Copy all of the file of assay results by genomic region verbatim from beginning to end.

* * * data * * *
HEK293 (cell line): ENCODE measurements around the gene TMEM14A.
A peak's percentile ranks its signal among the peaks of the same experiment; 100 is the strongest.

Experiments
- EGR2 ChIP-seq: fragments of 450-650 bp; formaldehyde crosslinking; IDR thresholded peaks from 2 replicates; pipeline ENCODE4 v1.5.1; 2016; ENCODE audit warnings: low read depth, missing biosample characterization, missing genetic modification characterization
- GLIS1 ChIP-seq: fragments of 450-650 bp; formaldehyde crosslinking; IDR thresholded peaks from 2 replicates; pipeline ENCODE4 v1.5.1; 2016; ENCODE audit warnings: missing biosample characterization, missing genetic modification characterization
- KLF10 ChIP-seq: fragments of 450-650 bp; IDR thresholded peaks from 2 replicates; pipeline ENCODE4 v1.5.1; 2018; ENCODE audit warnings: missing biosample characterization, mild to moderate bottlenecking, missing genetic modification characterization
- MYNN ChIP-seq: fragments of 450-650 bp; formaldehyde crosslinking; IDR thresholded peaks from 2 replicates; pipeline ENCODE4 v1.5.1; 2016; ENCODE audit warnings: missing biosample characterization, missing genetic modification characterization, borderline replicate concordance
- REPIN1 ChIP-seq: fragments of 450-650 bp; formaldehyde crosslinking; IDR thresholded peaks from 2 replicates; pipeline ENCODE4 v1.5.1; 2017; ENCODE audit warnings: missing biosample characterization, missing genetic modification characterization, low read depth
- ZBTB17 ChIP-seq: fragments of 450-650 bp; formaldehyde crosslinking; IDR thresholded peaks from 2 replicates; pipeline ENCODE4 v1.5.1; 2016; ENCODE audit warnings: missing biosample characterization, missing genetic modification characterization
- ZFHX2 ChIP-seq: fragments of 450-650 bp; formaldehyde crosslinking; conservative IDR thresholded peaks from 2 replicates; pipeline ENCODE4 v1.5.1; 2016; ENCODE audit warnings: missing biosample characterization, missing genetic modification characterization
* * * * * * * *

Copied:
HEK293 (cell line): ENCODE measurements around the gene TMEM14A.
A peak's percentile ranks its signal among the peaks of the same experiment; 100 is the strongest.

Experiments
- EGR2 ChIP-seq: fragments of 450-650 bp; formaldehyde crosslinking; IDR thresholded peaks from 2 replicates; pipeline ENCODE4 v1.5.1; 2016; ENCODE audit warnings: low read depth, missing biosample characterization, missing genetic modification characterization
- GLIS1 ChIP-seq: fragments of 450-650 bp; formaldehyde crosslinking; IDR thresholded peaks from 2 replicates; pipeline ENCODE4 v1.5.1; 2016; ENCODE audit warnings: missing biosample characterization, missing genetic modification characterization
- KLF10 ChIP-seq: fragments of 450-650 bp; IDR thresholded peaks from 2 replicates; pipeline ENCODE4 v1.5.1; 2018; ENCODE audit warnings: missing biosample characterization, mild to moderate bottlenecking, missing genetic modification characterization
- MYNN ChIP-seq: fragments of 450-650 bp; formaldehyde crosslinking; IDR thresholded peaks from 2 replicates; pipeline ENCODE4 v1.5.1; 2016; ENCODE audit warnings: missing biosample characterization, missing genetic modification characterization, borderline replicate concordance
- REPIN1 ChIP-seq: fragments of 450-650 bp; formaldehyde crosslinking; IDR thresholded peaks from 2 replicates; pipeline ENCODE4 v1.5.1; 2017; ENCODE audit warnings: missing biosample characterization, missing genetic modification characterization, low read depth
- ZBTB17 ChIP-seq: fragments of 450-650 bp; formaldehyde crosslinking; IDR thresholded peaks from 2 replicates; pipeline ENCODE4 v1.5.1; 2016; ENCODE audit warnings: missing biosample characterization, missing genetic modification characterization
- ZFHX2 ChIP-seq: fragments of 450-650 bp; formaldehyde crosslinking; conservative IDR thresholded peaks from 2 replicates; pipeline ENCODE4 v1.5.1; 2016; ENCODE audit warnings: missing biosample characterization, missing genetic modification characterization